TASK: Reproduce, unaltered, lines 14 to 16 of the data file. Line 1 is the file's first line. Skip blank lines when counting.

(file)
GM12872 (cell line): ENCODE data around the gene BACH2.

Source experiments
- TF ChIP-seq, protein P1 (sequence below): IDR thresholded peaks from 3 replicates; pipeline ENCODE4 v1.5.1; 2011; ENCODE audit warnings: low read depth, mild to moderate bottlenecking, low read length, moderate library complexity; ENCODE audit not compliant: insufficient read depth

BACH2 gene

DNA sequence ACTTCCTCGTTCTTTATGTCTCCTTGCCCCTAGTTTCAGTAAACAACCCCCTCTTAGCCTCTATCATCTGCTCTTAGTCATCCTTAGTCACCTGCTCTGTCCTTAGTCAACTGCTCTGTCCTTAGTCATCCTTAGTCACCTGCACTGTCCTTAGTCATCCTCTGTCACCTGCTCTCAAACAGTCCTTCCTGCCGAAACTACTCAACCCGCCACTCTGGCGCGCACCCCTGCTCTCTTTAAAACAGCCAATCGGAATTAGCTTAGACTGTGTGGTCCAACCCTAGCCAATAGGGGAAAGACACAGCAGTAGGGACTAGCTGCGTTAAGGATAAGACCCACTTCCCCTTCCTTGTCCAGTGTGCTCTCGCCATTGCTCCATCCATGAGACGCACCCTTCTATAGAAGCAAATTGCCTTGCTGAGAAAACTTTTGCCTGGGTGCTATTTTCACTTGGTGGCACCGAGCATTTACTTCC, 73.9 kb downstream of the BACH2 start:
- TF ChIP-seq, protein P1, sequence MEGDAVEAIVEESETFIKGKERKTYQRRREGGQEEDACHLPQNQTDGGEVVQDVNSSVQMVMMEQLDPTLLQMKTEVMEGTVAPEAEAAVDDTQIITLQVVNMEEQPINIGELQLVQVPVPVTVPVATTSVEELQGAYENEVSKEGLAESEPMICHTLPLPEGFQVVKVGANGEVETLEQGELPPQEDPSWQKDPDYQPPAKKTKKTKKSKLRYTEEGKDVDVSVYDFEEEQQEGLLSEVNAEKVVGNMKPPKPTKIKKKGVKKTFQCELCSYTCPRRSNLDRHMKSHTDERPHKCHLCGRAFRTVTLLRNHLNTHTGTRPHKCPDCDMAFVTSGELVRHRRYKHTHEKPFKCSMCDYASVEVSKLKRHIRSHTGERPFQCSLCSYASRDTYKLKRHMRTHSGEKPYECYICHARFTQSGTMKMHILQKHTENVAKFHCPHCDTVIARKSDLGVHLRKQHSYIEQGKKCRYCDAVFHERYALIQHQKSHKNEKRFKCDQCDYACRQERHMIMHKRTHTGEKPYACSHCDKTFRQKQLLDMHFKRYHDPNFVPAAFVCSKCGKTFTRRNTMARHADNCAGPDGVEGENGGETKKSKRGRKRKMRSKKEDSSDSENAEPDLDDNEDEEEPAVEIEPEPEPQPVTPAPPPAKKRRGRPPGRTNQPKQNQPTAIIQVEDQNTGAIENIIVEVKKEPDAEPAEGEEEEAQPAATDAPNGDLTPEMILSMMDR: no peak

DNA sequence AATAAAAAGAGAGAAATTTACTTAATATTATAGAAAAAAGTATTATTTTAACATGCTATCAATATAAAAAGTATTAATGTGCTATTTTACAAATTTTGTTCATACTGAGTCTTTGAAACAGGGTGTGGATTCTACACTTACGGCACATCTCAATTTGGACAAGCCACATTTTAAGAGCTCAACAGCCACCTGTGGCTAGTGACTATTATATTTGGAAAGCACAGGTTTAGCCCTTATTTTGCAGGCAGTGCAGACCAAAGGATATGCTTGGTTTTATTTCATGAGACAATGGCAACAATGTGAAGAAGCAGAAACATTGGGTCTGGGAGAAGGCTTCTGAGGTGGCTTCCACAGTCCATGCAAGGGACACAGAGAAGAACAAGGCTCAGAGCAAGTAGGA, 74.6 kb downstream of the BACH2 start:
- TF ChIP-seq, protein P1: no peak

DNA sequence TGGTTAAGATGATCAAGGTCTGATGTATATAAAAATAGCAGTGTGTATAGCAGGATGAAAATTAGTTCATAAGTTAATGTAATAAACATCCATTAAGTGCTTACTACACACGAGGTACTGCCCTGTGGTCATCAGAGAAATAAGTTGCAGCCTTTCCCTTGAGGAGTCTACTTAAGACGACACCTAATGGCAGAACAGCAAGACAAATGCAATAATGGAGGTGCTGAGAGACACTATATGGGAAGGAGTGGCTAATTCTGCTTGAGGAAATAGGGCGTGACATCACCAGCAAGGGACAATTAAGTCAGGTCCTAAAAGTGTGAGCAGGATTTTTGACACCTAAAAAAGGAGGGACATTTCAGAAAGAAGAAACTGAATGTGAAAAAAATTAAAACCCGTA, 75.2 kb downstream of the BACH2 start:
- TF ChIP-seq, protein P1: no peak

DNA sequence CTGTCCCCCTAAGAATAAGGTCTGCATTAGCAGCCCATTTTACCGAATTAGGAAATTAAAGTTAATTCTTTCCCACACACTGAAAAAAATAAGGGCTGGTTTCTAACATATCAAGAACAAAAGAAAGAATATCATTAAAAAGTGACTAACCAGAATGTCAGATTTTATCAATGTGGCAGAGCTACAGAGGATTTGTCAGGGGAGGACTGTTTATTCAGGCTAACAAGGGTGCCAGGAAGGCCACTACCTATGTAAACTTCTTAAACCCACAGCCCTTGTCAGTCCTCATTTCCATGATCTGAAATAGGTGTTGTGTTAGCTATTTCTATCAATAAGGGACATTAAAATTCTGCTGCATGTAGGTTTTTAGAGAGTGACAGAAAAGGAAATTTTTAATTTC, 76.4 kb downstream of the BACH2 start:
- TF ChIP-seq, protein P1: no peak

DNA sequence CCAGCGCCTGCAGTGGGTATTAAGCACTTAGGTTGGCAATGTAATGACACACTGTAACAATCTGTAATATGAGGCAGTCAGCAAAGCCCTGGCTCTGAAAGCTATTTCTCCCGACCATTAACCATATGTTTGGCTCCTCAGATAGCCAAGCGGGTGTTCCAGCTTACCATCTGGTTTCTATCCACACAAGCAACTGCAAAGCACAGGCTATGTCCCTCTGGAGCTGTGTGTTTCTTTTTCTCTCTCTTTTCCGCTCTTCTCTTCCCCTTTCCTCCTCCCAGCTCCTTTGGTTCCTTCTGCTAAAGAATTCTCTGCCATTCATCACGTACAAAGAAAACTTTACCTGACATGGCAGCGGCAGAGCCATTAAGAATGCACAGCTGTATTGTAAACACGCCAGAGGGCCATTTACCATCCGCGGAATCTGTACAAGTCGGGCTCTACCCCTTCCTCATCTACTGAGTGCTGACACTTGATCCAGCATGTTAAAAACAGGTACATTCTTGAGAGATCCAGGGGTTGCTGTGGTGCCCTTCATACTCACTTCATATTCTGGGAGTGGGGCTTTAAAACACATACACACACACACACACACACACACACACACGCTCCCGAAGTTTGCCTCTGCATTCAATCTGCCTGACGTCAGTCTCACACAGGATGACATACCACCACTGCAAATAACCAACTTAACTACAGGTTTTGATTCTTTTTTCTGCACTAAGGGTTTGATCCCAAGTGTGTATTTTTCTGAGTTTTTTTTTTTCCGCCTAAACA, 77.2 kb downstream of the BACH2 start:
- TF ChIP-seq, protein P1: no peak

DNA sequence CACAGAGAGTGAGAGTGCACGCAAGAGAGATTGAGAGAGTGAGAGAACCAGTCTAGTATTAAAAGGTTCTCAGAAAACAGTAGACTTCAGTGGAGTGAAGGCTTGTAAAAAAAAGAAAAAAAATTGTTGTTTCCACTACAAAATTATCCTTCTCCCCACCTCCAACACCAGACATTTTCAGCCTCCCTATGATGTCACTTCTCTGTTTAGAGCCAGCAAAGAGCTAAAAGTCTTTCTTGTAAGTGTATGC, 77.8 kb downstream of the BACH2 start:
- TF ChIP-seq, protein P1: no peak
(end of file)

- TF ChIP-seq, protein P1: no peak

DNA sequence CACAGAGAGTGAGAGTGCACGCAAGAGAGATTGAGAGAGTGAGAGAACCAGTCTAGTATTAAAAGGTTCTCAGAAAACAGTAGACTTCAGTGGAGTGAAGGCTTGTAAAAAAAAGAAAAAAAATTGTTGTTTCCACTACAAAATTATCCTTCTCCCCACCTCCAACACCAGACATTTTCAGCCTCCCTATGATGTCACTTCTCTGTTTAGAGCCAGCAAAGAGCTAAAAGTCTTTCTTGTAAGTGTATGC, 77.8 kb downstream of the BACH2 start:
- TF ChIP-seq, protein P1: no peak